Forestry Corporation hosts Ramsar managers from across Australia
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Forestry Corporation will host day one of the NSW Ramsar Managers Network annual field trip, on Wednesday 27 October, when approximately 35 Ramsar managers from across Australia will visit the central Murray.
The network comprises representatives from four private Ramsar sites in NSW; Department of Environment and Conservation NSW; Forestry Corporation; Department of Environment and Heritage; WWF Australia and Department of Infrastructure, Planning and Natural Resources.
Ramsar managers from all other states plus the Northern Territory will also attend the three-day field trip.
Forestry Corporation Riverina Manager, Mr Mike Thompson, said Forestry Corporation was delighted to be able to showcase the central Murray State forests.
He said 18 months ago 84 000 hectares of State forest in the central Murray was listed as a ‘Wetland of International Importance' under the Ramsar Convention.
“This listing was of special significance because these forests are ‘working forests', as they are managed for a range of economic benefits including timber production as well as recreation, conservation and heritage values,” Mr Thompson said.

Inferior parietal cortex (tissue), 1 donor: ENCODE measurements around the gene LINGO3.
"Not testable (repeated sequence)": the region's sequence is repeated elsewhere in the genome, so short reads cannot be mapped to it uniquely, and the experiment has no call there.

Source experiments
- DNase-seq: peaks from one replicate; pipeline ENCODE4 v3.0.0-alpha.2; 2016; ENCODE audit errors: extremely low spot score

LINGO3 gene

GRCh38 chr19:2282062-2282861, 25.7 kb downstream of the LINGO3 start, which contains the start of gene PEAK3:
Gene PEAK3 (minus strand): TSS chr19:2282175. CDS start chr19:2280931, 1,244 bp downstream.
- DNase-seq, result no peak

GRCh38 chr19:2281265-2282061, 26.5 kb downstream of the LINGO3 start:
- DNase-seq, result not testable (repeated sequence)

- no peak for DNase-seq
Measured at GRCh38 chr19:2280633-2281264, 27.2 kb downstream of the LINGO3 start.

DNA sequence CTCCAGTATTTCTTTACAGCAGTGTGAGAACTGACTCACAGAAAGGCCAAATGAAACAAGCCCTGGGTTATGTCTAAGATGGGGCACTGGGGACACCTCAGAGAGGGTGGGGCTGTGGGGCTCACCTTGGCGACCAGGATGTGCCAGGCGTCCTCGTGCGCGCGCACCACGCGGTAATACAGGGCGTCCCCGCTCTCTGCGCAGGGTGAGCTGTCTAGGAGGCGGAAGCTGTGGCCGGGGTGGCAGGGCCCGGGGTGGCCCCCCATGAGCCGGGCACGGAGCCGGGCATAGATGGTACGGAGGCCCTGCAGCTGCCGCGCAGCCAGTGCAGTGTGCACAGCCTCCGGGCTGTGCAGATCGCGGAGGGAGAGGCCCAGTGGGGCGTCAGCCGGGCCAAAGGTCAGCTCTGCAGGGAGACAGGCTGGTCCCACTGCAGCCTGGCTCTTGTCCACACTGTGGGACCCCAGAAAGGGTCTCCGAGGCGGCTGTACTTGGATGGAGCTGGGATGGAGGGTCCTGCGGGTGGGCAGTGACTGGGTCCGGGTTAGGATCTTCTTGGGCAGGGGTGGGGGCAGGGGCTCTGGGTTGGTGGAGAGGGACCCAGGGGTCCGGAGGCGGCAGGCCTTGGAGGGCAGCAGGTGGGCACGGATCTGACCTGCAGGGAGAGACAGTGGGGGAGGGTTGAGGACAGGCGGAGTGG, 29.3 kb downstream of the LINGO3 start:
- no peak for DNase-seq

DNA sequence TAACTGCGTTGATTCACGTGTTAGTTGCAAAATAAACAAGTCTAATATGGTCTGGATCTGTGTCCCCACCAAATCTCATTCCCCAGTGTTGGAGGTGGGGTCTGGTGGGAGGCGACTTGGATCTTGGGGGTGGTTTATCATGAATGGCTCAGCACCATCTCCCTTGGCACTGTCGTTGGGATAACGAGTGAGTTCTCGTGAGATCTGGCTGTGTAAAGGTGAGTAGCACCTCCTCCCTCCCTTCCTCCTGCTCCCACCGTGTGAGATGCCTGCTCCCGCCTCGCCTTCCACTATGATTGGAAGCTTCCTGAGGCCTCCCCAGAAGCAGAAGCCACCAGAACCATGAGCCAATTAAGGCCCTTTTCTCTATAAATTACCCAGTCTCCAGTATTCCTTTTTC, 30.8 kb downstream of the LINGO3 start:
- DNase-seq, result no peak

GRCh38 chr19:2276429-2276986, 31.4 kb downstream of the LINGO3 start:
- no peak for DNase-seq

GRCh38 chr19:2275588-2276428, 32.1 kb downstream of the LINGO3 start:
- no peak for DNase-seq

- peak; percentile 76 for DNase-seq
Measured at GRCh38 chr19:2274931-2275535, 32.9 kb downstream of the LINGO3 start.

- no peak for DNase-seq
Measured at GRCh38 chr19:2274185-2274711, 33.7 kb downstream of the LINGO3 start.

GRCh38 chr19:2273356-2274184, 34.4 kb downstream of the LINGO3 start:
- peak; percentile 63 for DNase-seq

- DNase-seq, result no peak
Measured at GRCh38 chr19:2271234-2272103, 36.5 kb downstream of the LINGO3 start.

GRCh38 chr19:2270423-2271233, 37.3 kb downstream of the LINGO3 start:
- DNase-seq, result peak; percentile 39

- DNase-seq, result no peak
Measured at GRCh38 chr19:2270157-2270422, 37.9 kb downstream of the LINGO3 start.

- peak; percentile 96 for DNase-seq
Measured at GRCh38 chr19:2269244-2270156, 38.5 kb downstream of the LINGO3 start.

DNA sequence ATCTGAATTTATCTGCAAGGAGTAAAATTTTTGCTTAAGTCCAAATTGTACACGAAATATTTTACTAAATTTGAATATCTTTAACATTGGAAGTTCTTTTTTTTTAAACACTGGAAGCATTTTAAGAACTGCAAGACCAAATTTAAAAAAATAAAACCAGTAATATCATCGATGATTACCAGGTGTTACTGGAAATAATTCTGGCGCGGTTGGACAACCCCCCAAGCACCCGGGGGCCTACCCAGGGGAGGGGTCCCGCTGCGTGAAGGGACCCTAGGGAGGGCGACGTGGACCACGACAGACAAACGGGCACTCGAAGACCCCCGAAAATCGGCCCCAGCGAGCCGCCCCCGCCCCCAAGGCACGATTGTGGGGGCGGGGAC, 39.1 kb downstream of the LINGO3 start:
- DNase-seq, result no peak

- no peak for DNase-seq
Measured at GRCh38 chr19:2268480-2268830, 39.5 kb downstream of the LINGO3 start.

He said network members would visit the Gulpa Creek wetlands where 25 years of rehabilitation had led to some remarkable environmental achievements.
“They will be able to inspect the new bird observatory, which is a shining example of governments and local communities working together to realise the economic, social and environmental benefits of this Ramsar-listed wetland,” Mr Thompson said.
“We will also look at rehabilitation of the Edward River wetlands during the past 10 years and ‘The Living Murray' proposal for the Pericoota Cutting.
“The field trip will be an opportunity for the managers to exchange information on Ramsar site management issues including noxious weeds, water, funding, grazing, recreation, fire and the community consultation process.”
Ramsar sites cover a range of tenures including private land, national park, nature reserve, Crown land and State forests.
Australia was one of the first signatories to the Ramsar Convention on Wetlands, named after the town in Iran where it was signed in 1971.
Under the Ramsar Convention, wetlands are considered worthy of listing if they are representative, rare or unique examples of a natural wetland type or support vulnerable or endangered species and plants or animals .
Australia currently has 64 Ramsar sites covering a total area of approximately 7.3 million hectares. NSW has Australia's largest number of private Ramsar sites, with four of its 11 sites occurring wholly or partly on private or community managed land.
Media contact: Mike Thompson on (03) 5881 2266.